Westmont High School projects highest graduation rate in 10 years

Published: Tuesday, June 10, 2014 11:49 a.m. CDT • Updated: Tuesday, June 10, 2014 11:55 a.m. CDT

WESTMONT – Westmont High school is projected to soon record the highest graduation rate in 10 years, according to Community Unit School District 201 officials.

About 99.2 percent of the 2014 class are expected to graduate from the high school, which held its commencement ceremony May 27, CUSD 201 Superintendent Kevin Carey said.

The 2014 graduation rate is a 5.5 percent increase from 2013, when total was 93.7 percent. Overall, this year’s graduation rate is about an 8 percent increase from the 10-year average of 91.42 percent, according to Carey, who added that the official graduation rate will be released on June 19.

While the increase is dramatic, Carey said totals are usually on par with projections, and he expects that a majority of the graduating class will attend four or two year college or university, while some students will join the military, attend a tech school or enter the work force.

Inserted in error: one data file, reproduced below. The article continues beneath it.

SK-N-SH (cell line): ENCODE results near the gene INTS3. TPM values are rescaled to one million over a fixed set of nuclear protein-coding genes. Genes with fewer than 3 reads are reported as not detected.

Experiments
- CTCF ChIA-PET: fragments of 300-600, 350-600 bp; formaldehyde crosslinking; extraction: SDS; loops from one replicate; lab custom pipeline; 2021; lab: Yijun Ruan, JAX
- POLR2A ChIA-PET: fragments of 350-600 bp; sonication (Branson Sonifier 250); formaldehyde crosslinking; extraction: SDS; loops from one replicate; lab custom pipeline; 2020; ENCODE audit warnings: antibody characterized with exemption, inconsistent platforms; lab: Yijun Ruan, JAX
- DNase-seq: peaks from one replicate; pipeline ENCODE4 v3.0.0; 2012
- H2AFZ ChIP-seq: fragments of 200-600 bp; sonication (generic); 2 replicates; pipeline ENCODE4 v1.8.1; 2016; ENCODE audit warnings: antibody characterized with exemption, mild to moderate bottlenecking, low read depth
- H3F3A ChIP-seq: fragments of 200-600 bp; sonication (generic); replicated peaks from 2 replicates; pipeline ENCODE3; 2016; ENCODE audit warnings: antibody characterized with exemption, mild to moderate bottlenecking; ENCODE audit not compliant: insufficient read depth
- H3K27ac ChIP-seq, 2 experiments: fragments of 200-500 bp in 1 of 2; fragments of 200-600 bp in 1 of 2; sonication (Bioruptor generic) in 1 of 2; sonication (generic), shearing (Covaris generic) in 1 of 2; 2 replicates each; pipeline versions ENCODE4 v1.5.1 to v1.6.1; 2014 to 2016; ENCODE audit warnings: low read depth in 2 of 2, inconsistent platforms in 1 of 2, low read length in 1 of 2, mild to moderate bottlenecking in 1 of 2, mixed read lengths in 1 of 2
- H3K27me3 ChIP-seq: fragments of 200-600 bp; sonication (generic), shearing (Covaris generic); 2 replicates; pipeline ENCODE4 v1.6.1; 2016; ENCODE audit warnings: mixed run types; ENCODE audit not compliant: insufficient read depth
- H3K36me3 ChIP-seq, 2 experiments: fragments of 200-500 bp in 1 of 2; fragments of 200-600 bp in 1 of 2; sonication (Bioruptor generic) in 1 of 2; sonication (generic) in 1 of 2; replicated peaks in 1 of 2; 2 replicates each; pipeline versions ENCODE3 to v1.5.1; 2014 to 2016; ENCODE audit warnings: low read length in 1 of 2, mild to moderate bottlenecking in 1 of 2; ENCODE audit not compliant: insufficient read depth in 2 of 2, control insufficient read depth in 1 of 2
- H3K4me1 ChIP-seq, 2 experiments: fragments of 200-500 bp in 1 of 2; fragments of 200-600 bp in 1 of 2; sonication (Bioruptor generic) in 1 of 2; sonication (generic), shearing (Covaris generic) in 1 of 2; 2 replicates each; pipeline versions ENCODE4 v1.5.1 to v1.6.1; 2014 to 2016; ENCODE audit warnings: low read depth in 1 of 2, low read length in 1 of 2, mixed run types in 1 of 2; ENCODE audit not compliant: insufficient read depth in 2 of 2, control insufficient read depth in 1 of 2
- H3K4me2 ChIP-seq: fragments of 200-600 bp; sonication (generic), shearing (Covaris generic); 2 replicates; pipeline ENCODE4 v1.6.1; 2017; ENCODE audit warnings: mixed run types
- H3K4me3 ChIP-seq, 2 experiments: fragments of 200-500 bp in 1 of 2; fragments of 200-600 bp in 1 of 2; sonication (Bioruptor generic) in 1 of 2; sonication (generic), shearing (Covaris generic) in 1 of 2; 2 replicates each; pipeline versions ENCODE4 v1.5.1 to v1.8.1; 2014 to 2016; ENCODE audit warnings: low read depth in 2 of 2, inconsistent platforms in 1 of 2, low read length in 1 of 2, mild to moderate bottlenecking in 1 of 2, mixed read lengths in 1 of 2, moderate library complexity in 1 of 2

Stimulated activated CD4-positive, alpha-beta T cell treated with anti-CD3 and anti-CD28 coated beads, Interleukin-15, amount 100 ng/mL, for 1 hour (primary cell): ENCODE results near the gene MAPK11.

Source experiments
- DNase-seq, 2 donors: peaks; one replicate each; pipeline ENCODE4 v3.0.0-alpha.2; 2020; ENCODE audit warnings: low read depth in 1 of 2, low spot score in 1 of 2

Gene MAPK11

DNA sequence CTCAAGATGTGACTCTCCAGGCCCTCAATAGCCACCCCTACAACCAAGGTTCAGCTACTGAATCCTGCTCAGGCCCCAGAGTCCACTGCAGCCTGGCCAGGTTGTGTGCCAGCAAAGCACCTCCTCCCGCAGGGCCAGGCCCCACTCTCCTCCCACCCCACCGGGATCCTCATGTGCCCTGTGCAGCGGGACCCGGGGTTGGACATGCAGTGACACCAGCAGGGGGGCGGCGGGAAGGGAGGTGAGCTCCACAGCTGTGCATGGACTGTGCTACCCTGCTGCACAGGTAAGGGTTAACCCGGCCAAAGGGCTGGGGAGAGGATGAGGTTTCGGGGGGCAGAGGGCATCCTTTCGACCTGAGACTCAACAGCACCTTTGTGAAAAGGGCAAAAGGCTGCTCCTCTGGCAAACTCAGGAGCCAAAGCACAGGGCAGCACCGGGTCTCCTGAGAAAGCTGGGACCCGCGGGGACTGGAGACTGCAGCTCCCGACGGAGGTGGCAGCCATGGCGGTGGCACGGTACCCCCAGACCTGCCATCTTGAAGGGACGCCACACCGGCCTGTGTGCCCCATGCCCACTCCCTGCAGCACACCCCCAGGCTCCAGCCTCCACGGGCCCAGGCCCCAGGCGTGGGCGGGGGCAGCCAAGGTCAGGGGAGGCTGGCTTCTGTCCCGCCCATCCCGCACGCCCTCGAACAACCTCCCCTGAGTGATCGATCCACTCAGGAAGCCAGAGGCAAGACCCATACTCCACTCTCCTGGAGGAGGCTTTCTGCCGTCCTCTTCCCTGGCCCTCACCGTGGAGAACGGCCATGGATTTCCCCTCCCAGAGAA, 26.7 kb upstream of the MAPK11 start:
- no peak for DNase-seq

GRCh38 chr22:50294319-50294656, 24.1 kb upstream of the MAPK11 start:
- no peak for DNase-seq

“A 99 percent graduation rate is definitely great news,” Carey said. “One of the high school’s goals was to increase graduation rates, so this is a testament to the high school students, staff and administration.

“When you have an entire high school community focused on a goal, there is a higher chance of achieving it. I think the goals set by principal [Jack] Baldermann have been clearly communicated to the students and teachers are doing a fantastic job of working with students and parents to achieve these goals.”

Part of the short and long term goals that Westmont High School administration has set involves increasing “rigor,” especially in the literacy department.

Additionally the high school teachers continued meeting regularly during “professional learning communities” gatherings, in which teachers of similar disciplines meet and discuss the educational needs of students. The professional learning community gathering helped formulate across the board “exit outcomes” for each grade level, Carey said.

Carey also credits the work of Westmont High School Principal Jack Balderman, who completed his second year as leader of the school.

“Jack is somebody who is passionate, energetic and he believes strongly in the staff,” Carey said. ” He has brought a positive climate to the building. He is also creative in coming up with different strategies to support, assist and push the students. His vision is so positive and I think it has helped us see positive changes.”

______

Westmont High School graduation rate for the previous 10 years 2004 92.3 percent 2005 93.1 percent 2006 91.2 percent 2007 91.6 percent 2008 94.7 percent 2009 93.3 percent 2010 89.9 percent 2011 84.3 percent 2012 90.1 percent 2013 93.7 percent